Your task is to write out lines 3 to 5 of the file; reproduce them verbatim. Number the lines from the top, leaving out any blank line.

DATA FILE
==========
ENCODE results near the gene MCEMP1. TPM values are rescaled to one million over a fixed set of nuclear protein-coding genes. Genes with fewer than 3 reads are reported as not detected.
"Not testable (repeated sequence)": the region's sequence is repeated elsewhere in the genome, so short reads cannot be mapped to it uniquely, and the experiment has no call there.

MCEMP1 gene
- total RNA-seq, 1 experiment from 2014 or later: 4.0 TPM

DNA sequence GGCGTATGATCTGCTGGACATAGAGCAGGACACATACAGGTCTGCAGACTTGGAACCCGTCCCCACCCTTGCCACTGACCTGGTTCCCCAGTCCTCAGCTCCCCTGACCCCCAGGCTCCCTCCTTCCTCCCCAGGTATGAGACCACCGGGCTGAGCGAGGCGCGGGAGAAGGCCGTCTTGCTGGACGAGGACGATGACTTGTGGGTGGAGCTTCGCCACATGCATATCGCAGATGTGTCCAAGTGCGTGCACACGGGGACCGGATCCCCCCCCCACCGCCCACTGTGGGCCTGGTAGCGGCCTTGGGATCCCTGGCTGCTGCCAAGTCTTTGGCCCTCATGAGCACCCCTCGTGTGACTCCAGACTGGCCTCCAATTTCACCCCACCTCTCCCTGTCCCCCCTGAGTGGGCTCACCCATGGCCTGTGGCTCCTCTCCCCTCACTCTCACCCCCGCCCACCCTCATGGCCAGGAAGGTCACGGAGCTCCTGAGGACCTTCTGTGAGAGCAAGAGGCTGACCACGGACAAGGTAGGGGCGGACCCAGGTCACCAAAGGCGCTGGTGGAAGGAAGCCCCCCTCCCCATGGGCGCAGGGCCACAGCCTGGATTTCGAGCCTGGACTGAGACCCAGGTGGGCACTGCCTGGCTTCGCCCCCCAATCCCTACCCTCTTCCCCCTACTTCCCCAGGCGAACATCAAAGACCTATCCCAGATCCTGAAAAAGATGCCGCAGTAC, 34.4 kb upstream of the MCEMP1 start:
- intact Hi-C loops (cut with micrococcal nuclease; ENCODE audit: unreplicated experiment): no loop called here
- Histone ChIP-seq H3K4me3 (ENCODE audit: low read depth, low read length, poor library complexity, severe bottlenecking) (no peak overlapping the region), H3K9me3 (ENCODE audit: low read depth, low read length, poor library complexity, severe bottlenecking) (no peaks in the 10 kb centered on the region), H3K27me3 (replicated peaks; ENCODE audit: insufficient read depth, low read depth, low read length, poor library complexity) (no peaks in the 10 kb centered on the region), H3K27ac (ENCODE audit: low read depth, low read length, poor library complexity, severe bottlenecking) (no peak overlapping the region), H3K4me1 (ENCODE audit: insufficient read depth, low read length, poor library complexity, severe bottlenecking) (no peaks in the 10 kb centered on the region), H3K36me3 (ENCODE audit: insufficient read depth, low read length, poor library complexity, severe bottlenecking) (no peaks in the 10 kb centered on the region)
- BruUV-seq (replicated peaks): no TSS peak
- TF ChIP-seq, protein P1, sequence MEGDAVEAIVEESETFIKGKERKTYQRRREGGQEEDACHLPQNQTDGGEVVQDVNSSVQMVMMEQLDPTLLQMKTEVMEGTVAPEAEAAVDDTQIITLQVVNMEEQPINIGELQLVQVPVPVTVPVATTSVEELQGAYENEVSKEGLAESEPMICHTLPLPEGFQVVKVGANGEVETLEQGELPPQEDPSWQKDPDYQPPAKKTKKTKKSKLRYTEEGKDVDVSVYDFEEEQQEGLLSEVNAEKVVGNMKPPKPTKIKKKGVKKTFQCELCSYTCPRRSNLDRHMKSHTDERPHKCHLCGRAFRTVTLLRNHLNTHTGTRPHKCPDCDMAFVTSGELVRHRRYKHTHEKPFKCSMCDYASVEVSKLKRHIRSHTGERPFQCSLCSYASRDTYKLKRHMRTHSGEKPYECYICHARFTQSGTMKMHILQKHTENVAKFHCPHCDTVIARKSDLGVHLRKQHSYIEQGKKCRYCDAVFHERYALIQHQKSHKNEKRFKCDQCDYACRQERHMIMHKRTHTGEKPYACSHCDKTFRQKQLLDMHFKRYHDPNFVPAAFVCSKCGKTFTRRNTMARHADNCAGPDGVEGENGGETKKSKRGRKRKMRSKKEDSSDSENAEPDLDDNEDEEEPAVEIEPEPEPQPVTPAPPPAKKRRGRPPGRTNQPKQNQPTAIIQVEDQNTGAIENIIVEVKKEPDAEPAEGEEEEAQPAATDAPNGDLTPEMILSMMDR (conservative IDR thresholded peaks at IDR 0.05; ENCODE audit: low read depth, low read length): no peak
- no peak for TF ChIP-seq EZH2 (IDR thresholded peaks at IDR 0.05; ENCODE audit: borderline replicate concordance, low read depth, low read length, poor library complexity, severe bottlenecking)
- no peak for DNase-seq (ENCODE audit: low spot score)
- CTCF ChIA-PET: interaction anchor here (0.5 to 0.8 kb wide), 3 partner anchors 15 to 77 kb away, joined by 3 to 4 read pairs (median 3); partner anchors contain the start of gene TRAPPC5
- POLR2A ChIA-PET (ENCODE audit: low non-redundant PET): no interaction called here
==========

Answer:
MCEMP1 gene
- total RNA-seq, 1 experiment from 2014 or later: 4.0 TPM

DNA sequence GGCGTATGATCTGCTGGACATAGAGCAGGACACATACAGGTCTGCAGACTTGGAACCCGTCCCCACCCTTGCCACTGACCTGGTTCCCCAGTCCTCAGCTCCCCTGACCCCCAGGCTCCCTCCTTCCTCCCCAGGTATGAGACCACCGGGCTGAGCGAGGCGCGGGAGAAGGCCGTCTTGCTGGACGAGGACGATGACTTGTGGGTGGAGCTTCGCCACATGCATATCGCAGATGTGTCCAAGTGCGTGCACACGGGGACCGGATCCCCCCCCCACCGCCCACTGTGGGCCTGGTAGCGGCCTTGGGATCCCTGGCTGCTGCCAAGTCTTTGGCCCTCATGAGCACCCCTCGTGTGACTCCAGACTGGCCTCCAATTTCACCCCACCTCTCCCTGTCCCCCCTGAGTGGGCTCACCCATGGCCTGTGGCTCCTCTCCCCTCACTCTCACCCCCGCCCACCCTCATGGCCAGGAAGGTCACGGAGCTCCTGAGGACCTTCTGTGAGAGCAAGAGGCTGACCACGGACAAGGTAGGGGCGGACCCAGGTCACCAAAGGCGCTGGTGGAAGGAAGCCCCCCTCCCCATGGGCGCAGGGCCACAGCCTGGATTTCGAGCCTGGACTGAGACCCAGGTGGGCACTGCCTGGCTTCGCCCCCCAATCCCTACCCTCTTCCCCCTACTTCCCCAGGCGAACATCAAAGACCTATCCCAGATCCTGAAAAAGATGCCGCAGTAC, 34.4 kb upstream of the MCEMP1 start: